- Prioritizing exercise over other important activities and relationships
- Engaging in exercise despite related health problems
- Difficulty concentrating
- Emotional sensitivity
- Reduced self-esteem
Understand The Cause – Once you recognize the signs of excessive exercise, it’s important to understand and honestly confront the cause. For some, it occurs as a result of an upcoming competition. Increased training prior to an event is understandable, but if it’s interfering with your health and well-being, you have to question its worth. The body needs sufficient time to adjust to your increased demands.
For others, the basis for excessive exercise may have more to do with emotional or psychological reasons than physical ones. Much like eating disorders, exercise addiction is now recognized as a legitimate problem. This includes exercising beyond the point of exhaustion, while injured, or to the exclusion of all other aspects of one’s life. It’s a difficult problem to recognize, particularly in a culture where discipline and control are applauded.
Individuals who exercise excessively are risking more than poor performance, they’re risking their health. Overuse syndrome, which may lead to more serious injuries, is common. The emotional cost of isolating oneself in order to exercise can be devastating. If you recognize these symptoms in yourself or in a friend, it is essential that you seek professional help.
The M Word – The key to staying healthy is to do everything in moderation, which is best viewed as something relative to one’s own fitness level and goals. Don’t expect to exercise an hour every day simply because your very fit friend does. The body needs time to adjust, adapt and, yes, even recuperate. Exercising to the point of extreme exhaustion is simply taking two steps back.
Healthy Exercising Strategies – The following are some strategies that one can follow to help guard against addiction:
- Train with hard and easy days. Alternating low-intensity with high-intensity workouts can keep the body from breaking down and also keep things in the proper perspective.
- Try to find a partner to work out with who is not obsessed with exercise. This will keep the exerciser from becoming overly obsessed and help him or her stay more realistic.
- Make sure to schedule rest days as part of the exercise regimen. This will allow the body to recuperate and keep the person from exercising when hurt and tired.
- When the exerciser is injured, make sure that he or she has fully recovered before beginning to exercise again.
- Set realistic short-and long-term goals.
Counseling Services has a group of caring professionals ready to assist students in need of support or assessment of disordered eating. For an appointment with a counselor, call (970) 491-6053.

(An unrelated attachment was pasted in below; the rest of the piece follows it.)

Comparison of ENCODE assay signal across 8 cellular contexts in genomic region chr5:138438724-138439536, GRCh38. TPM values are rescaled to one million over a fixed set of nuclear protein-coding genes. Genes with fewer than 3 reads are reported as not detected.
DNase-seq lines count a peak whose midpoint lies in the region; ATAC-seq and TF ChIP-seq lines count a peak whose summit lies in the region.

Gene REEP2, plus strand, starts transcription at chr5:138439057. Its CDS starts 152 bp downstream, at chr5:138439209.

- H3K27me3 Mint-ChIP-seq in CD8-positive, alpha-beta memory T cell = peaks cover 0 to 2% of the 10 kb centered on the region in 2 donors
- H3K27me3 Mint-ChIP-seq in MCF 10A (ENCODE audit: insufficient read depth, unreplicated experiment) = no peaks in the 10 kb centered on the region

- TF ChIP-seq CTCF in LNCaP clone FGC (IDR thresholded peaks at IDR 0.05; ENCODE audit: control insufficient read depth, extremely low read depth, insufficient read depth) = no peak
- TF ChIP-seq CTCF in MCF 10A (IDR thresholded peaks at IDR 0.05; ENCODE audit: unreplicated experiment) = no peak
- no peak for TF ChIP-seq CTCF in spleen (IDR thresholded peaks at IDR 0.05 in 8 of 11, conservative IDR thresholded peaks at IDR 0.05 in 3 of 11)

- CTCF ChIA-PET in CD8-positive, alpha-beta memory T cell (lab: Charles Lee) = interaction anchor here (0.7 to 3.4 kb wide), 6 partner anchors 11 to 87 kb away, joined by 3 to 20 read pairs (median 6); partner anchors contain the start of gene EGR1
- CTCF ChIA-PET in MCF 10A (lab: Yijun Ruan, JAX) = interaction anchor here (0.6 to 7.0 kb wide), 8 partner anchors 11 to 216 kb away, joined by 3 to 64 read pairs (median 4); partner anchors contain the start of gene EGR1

Nutrition Consultation is a low-cost service that helps CSU students establish healthy dietary practices. Staffed by an experienced registered dietitian with experience treating eating disorders, individual counseling sessions are offered for disordered eating (bulimia, anorexia nervosa, binging and purging, use of laxatives or diet pills). To schedule an appointment: call (970) 491-5058.
Campus Recreation provides personally designed programs to help you achieve your fitness goals with One-on-One or Partner Training sessions with our nationally certified personal trainers. Comprehensive Fitness Assessments and Body Composition appointments are also available.
Kendall Anderson Nutrition Center offers nominally priced services to students including nutrition counseling, body composition assessment, cooking classes and demonstrations and much more.
Academy for Eating Disorders promotes ways for effectively treating and caring for patients with eating disorders as well as furthering support and education for eating disorders. The AED offers links to special interest groups such as athletes, Hispanics and child/adolescents with eating disorders.
The Body Project provides a wealth of information regarding body acceptance and focuses on increasing awareness and acceptance of the human body in all its shapes and sizes.
Bulimia.com is a collection of online resources including a resource catalog, blogs by experts, clinical articles, and recovery articles.
Eating Disorders Center of Denver is a local treatment center that has a lot of information regarding eating disorders, treatments, and other resources.
Eating Disorders Coalition provides information on congressional briefings, legislative updates, and reports on eating disorders and federal policies. EDC focuses on education and working with congress to effectively influence federal policy. They have also worked to increase funding and support for scientific research on the causes, prevention and treatment of eating disorders.
Half of Us is aimed at helping college students become aware of mental health issues and getting them the help and support they need.
National Association of Anorexia Nervosa and Associated Disorders (ANAD) provides a variety of programs and services. Through its hot-line and response to mail and e-mail inquiries, ANAD provides counsel and information to thousands of anorexics, bulimics, compulsive eaters, their families and health professionals from all parts of the globe.
National Eating Disorders Association(NEDA) is an excellent web site for a wide range of audiences who may have an eating disorder or a friend/family member with an eating disorder. They offer prevention programs, and educational material to help people eliminate eating disorders and body dissatisfaction. NEDA also has the nation’s first toll-free eating disorders information and referral line.
ULifeline is an online resource that college students can use to anonymously and privately find information concerning emotional health.